One of my correspondents told me that a member of a church choir, at a service in which the choir doesn’t wear robes (or, apparently, have a dress code) stood in front of the congregation wearing an “I am a deplorable” T-shirt. My correspondent wondered why no one objected.
This brought to mind an article a couple of days ago which addressed the question of why Trump's anti-Muslim remarks hadn’t been taken down by a social networking site since the site’s rules prohibit posts that denigrate anyone based on race, religion, etc. The site’s answer was that that taking down the remarks would have shut down an important debate among the site’s users.
The word "debate" has been coopted by people who don't know what it means, and who assume that the trash people sling at one another on line, and that the ad hominem attacks Trump has made on his detractors and his opponent constitutes debate.
If "Deplorable" had caused people to think, to debate, to question, I suppose the T-shirt is okay.
It is more likely, however, that those in the congregation who support Trump had their prejudices and biases reinforced and that those in the congregation who support Clinton had their prejudices and biases reinforced. Their minds are already made up, and there’s nothing likely to change them. Their hearts are hardened.
There’s an irony to this happening in a Christian church whose founding philosophy includes the story of how God kept “hardening the Pharaoh's heart” so that God could keep bullying the Pharaoh and the otherwise innocent Egyptian people. Yes, read the story (beginning in Exodus 7) closely. The Pharaoh was ready to give in several times, but God took away the man’s free will, made him change his mind, and sent another plague. If God were a middle-school student, today, he'd be suspended for the rest of his immortal life.
Should “churched” people support Trump? He did promise that if elected he would lift restrictions on non-profits and churches spending money on candidates campaigns and on making endorsements from the pulpit, opening up another avenue for elections to be bought.
On the other hand, Clinton has suggested she would attack “Citizens United,” the Supreme Court decision that allows nearly unrestricted anonymous money to be used to support candidates. It’s a nice thought, but it’s a “throwaway.” It's not going to happen. The Supreme Court almost never reverses itself. Congress might, if united, be able to do something to curtail “black money” in elections. But, since sitting congresspersons are the largest beneficiaries of that black money, it's not likely that they’d vote to curtail it. We're on the slippery slope, and gaining speed.
After writing this on Sunday, I wanted to find something in the news that was cheerful and upbeat with which to close.
Nothing from the UN News site except dire warnings and demands for more money.
"Discovery" reports Brazilian monkeys are making knives. Soon, they'll be killing one another with them (they already do so with rocks), and demanding a seat in the UN.
Nothing on "Spiegel" online... it's in German and I've forgotten too much. Wait... Google just translated it for me. Hmmm. Looks like the alt-right (Trump’s core supporters), the AFD, Le Pen, and others of that ilk are about to unite in a worldwide movement. Not good.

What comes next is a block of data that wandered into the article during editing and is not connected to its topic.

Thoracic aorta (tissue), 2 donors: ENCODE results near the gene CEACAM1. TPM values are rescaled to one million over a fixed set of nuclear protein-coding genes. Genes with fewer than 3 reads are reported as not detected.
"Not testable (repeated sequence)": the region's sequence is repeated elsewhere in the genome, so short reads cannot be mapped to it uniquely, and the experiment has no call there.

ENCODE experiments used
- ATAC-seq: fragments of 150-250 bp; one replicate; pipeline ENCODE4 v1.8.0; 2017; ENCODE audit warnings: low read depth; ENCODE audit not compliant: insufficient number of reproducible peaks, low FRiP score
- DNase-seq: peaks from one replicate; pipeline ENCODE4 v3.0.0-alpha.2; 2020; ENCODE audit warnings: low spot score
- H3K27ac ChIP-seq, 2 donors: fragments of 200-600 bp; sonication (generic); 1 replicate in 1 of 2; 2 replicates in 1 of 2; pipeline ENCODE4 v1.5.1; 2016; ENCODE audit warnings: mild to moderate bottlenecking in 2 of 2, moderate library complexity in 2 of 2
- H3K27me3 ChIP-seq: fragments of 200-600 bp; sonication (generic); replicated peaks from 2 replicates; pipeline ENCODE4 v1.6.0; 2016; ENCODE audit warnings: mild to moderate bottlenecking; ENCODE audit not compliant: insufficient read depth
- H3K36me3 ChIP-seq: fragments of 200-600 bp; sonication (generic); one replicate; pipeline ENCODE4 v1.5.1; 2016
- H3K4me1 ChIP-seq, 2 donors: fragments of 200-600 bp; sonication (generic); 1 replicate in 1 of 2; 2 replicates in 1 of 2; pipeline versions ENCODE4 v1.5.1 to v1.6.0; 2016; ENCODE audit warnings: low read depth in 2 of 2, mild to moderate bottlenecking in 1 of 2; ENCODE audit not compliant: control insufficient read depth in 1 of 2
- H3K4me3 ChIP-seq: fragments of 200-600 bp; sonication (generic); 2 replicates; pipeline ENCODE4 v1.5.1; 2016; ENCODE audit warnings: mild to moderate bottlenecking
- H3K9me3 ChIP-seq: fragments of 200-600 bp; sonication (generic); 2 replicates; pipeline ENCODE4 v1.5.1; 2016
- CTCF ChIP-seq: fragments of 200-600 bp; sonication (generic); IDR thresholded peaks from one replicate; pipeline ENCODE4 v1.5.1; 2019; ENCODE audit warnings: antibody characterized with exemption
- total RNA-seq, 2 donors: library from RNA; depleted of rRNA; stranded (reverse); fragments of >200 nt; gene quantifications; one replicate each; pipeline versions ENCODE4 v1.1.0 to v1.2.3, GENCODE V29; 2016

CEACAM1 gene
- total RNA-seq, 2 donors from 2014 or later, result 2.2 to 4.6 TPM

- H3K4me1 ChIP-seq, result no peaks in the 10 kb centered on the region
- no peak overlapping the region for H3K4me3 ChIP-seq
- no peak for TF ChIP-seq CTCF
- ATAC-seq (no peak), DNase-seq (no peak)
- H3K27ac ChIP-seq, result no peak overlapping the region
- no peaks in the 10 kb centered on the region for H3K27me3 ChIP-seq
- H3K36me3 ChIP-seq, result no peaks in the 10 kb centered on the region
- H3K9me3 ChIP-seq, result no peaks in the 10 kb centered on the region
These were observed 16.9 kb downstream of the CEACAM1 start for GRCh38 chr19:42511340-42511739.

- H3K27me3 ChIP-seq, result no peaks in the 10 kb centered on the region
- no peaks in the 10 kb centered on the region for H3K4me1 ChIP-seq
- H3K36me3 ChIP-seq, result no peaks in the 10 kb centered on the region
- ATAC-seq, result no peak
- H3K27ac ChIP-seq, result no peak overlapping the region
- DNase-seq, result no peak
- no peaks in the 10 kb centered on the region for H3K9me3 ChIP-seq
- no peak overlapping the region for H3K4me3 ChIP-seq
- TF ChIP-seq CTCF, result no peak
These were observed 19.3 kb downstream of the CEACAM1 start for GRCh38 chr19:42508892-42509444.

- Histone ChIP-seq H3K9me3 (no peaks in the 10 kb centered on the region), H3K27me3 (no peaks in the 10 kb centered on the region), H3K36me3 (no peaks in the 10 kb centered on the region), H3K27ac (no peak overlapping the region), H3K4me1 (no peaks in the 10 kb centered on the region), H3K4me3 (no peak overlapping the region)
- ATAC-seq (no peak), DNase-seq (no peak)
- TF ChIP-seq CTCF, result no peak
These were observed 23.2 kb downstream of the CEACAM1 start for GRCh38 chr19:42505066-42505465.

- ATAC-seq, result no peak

"Vietnam Breaking News" reports on an increase in global Daesh/ISIL attacks. Not good.
Checking Associated Press now... wait, please…
Yes! The Chicago Cubs are going to the World Series for the first time since 1945. Go Cubs!
Facts and truth are essential. Donald Trump says he wants to build a wall between the US and Mexico. His rhetoric has created a wall in people's minds. This wall is a perceptual filter. People who favor him and the border wall will allow through that filter and into their minds only information (whether true or not) that supports their position. People who oppose him and the border wall will allow through their filter and into their minds only information (whether true or not) that supports their position.
We all build these walls, walls that surround beliefs we hold. A child who has decided he or she doesn't like broccoli isn't going to be swayed by a parent saying, “It's good for you.”
These walls work both to reject information that conflicts with our preconceived notions and to pass through information that supports our preconceptions.
A person who likes Hillary Clinton will dismiss anything said against her and accept anything, true or false, that favors her. A person who likes Trump will dismiss anything said against him and accept anything, true or false, that favors him.
Research in psychology and neuroscience has shown fairly conclusively that the walls we build in our mind to protect our beliefs not only are strong but also are not broken down by an attack but rather are strengthened by an attack.
Facts and truth that conflict with preconceptions are an attack, a frontal attack, on those walls. They are likely to strengthen people's walls. The goal of a writer (even a curmudgeon) is to create cognitive dissonance, a tension in people's minds between their preconceived notions and new ideas.
I see two ways of breaking down such walls: undermining them or creating a new belief that is non-threatening and which sounds plausible. In other words, I need to write in a way that allows the reader to willingly suspend his or her disbelief in what I say. I need to write in a way that either undermines without attacking or creates a new belief that might cause the reader to question other beliefs.
Sounds hard. Really hard.
Registered Curmudgeon, scientist, skeptic, humanist, and writer.